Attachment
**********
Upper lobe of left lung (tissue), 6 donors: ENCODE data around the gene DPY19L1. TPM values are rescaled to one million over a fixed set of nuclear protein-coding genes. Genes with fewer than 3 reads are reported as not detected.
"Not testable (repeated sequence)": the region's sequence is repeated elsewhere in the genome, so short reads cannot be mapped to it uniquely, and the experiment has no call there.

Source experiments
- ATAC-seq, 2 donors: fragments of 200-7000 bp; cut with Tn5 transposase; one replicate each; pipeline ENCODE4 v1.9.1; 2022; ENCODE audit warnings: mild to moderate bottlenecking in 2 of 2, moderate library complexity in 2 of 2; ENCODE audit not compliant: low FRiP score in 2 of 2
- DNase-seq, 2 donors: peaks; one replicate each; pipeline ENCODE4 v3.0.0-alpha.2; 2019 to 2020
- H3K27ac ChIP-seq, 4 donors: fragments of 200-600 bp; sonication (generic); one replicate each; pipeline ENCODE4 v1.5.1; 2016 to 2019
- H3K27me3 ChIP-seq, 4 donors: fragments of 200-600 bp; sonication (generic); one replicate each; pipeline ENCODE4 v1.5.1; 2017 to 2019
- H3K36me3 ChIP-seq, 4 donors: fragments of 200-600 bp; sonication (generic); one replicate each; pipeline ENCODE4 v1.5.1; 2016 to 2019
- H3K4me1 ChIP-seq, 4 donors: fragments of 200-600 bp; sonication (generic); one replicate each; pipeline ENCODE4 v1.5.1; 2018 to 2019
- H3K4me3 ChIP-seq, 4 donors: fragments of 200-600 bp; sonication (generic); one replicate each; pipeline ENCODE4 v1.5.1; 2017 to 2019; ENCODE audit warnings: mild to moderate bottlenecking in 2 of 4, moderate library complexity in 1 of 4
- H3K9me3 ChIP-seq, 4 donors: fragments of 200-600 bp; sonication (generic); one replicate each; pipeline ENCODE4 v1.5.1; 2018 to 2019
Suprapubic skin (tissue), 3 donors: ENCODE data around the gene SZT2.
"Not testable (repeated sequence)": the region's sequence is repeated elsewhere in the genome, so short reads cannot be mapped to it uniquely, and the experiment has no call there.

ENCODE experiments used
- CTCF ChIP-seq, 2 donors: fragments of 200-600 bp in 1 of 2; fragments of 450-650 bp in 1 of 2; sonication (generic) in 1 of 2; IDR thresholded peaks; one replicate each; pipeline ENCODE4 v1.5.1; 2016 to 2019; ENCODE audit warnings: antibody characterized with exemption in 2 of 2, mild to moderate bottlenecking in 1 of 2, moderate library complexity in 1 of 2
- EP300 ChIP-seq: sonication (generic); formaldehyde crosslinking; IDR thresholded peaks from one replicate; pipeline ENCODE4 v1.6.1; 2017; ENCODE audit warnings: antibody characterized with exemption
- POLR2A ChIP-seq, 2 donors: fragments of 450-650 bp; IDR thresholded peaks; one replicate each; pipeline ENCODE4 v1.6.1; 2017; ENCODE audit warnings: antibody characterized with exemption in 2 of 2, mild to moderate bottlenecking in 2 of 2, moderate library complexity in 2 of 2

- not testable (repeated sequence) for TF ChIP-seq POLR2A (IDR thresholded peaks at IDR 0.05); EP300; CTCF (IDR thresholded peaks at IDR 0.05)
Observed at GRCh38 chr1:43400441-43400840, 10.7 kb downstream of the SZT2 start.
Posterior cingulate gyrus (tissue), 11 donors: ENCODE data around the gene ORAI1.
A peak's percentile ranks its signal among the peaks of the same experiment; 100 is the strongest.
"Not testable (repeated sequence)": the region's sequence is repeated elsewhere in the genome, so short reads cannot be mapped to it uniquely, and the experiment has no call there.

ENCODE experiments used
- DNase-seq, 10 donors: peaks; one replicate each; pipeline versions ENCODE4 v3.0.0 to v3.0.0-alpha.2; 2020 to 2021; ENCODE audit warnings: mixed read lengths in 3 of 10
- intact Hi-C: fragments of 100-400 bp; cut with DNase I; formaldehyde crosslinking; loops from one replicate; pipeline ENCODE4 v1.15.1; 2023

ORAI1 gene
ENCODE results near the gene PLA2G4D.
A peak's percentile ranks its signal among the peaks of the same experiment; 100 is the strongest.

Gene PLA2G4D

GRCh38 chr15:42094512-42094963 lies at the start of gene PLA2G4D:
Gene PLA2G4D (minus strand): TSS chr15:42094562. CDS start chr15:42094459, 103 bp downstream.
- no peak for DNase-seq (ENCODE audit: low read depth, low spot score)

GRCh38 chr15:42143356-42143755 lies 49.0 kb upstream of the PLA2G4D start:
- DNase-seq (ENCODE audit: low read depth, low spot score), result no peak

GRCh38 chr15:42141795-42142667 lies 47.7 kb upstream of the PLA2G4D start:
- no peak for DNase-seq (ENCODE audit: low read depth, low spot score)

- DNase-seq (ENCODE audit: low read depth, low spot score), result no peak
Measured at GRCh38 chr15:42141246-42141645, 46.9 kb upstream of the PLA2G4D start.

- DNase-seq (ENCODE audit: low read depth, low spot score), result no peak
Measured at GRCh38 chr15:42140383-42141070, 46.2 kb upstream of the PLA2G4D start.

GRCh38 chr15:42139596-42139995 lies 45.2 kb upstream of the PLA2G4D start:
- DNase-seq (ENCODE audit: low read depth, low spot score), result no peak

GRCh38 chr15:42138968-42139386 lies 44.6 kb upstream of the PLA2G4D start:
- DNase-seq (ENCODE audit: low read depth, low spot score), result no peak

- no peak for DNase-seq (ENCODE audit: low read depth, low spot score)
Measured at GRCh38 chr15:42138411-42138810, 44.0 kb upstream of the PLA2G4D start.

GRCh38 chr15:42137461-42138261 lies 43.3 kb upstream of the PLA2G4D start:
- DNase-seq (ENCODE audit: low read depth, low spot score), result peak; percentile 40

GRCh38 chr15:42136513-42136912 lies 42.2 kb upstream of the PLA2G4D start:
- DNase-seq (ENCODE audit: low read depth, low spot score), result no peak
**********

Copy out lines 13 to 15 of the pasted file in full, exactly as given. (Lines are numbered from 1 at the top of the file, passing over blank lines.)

"Not testable (repeated sequence)": the region's sequence is repeated elsewhere in the genome, so short reads cannot be mapped to it uniquely, and the experiment has no call there.

ENCODE experiments used
- CTCF ChIP-seq, 2 donors: fragments of 200-600 bp in 1 of 2; fragments of 450-650 bp in 1 of 2; sonication (generic) in 1 of 2; IDR thresholded peaks; one replicate each; pipeline ENCODE4 v1.5.1; 2016 to 2019; ENCODE audit warnings: antibody characterized with exemption in 2 of 2, mild to moderate bottlenecking in 1 of 2, moderate library complexity in 1 of 2